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22 March 2020
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Late to the party like I've already said in thread "Is Paul the best bassist?" and I'll use the same kind of analysis.

I play drums myself since 2014 BTW and Ringo is a master for me because:

1 Timekeeping: Ringo is a living metronome. No click tracks back then on stage or in studio. Ringo was the click track! Being able to play decently without hearing the music (Beatles live without monitoring and decent sound reinforcements, screeching audience yelling! ) just following the body movements of his three friends. Try it and hope to be able to run one song without loosing face. Playing simple, slowly like he did on a lot of Beatles tunes and not loosing time and feel, good luck! I can myself play some funky beats... alone in my basement, with so so timekeeping and without a band. I've played drums in our last year school show (elementary music teacher) and had to simplify my playing and listening carefully to the kids.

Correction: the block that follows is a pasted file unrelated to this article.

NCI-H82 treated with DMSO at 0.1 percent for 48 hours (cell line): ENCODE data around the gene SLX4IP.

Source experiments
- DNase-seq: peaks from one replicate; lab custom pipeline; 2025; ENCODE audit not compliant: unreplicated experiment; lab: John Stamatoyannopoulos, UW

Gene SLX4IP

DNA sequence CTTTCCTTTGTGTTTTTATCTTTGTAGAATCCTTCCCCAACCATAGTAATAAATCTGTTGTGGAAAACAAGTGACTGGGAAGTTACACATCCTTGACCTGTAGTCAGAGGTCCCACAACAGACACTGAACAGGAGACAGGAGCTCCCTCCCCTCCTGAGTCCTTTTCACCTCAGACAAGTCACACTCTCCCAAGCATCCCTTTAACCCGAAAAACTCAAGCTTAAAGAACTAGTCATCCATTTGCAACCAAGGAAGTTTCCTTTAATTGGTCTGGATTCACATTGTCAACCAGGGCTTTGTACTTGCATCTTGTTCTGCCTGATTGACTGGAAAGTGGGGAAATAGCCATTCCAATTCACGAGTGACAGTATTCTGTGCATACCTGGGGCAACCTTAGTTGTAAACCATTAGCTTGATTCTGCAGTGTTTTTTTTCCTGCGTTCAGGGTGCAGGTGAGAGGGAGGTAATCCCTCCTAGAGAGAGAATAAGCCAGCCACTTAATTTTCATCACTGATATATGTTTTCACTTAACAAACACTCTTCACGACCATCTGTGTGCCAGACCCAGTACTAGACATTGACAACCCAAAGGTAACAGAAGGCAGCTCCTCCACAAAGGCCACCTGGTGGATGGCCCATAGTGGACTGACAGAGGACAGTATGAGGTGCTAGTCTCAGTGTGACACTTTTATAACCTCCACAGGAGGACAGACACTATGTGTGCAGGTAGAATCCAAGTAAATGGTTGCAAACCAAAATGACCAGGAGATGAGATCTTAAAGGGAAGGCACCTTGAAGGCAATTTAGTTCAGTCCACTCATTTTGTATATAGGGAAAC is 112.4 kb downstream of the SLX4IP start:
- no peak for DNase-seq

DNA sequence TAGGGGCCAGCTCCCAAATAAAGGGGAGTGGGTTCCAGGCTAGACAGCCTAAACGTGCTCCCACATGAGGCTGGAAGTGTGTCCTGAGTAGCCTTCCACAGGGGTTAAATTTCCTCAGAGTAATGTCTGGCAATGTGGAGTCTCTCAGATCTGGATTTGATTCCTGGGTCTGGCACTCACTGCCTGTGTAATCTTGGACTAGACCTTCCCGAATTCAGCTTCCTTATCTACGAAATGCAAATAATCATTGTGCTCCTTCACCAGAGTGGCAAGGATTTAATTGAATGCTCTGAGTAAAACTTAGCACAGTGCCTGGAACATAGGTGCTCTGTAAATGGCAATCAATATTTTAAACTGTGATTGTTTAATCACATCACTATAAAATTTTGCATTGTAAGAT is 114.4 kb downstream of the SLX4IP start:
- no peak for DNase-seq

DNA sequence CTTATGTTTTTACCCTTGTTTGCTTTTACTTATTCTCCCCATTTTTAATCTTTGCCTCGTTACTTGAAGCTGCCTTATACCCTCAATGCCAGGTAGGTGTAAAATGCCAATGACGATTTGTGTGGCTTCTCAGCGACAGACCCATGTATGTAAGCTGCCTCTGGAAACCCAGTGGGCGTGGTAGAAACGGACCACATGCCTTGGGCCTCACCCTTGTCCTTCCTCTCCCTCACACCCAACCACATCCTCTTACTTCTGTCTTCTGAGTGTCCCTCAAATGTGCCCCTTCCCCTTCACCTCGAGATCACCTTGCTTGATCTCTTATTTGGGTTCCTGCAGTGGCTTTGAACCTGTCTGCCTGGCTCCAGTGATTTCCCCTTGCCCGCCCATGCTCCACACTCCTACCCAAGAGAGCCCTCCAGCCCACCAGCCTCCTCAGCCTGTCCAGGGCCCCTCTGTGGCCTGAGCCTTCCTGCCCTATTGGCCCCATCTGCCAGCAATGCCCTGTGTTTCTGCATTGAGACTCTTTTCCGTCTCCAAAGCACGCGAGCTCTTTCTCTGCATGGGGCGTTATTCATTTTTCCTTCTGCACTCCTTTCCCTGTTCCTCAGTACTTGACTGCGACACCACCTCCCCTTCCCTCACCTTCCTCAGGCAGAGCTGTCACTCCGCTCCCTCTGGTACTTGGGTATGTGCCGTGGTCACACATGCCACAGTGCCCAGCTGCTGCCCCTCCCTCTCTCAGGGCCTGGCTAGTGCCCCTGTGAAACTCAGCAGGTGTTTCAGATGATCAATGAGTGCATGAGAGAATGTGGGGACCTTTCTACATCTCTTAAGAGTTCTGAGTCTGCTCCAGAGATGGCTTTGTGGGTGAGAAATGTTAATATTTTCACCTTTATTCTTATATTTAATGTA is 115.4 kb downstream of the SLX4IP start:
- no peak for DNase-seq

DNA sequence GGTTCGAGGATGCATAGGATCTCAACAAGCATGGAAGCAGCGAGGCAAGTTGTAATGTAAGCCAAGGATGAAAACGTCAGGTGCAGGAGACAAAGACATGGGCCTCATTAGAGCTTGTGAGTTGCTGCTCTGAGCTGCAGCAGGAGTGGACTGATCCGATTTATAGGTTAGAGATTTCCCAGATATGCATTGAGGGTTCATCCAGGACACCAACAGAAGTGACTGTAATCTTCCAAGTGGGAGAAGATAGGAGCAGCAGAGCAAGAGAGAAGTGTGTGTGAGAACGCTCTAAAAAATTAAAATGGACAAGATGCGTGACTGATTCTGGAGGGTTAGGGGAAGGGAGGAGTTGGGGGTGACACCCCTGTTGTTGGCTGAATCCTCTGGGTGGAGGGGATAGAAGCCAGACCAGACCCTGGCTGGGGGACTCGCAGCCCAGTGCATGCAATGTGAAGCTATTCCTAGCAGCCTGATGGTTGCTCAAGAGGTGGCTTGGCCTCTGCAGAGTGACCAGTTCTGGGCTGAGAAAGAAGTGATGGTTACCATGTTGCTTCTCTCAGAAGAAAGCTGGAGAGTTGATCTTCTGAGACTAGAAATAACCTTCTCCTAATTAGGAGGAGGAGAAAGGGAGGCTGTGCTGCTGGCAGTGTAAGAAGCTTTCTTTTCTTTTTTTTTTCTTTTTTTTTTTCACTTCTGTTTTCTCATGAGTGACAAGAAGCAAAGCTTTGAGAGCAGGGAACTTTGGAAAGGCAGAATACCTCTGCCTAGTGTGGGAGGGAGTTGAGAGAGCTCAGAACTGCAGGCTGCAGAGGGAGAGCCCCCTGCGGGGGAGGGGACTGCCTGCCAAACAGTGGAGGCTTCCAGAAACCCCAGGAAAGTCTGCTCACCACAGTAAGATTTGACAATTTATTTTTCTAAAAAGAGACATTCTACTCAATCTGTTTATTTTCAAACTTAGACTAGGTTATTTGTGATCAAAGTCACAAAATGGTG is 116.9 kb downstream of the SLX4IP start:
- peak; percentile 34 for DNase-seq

2 Style and feel: he developed his is own playing with a strong melodic (yes, even if drums are percussive!) feeling and never overplayed. You can easily recognize the Ringo style. Some plays intricate and complicated rhythmic patterns but it could detract from the final goal that is doing a good song. I try to develop my own personal style without too much thinkering about technique.

3 Technically: there is a bunch of better drummers in jazz, progressive, funk, etc... To name a few: Phil Collins in his Genesis days (with Peter Gabriel) and with the supergroup Brand X. Phil is one of the best, seriously. Bill Bruford with Yes and King Crimson. Danny Seraphine in Chicago. Joe Morello with Dave Brubeck and a zillion of jazz drummers... But keeping it interesting, sometimes simple and sometimes quite complicated (it just looks easy, try to replicate it), listening to the song with the right feel, Ringo mastered it. Not that he is the only one but he got it in spades.

4 Musicianship: playing in a band and glue with the others in this organic way without overplaying, really hard to do. Kudos Ringo.

 

As I said for Paul, he changed the way people listen to a pop/rock drummer. He paved the way for a lot of folks learning drums.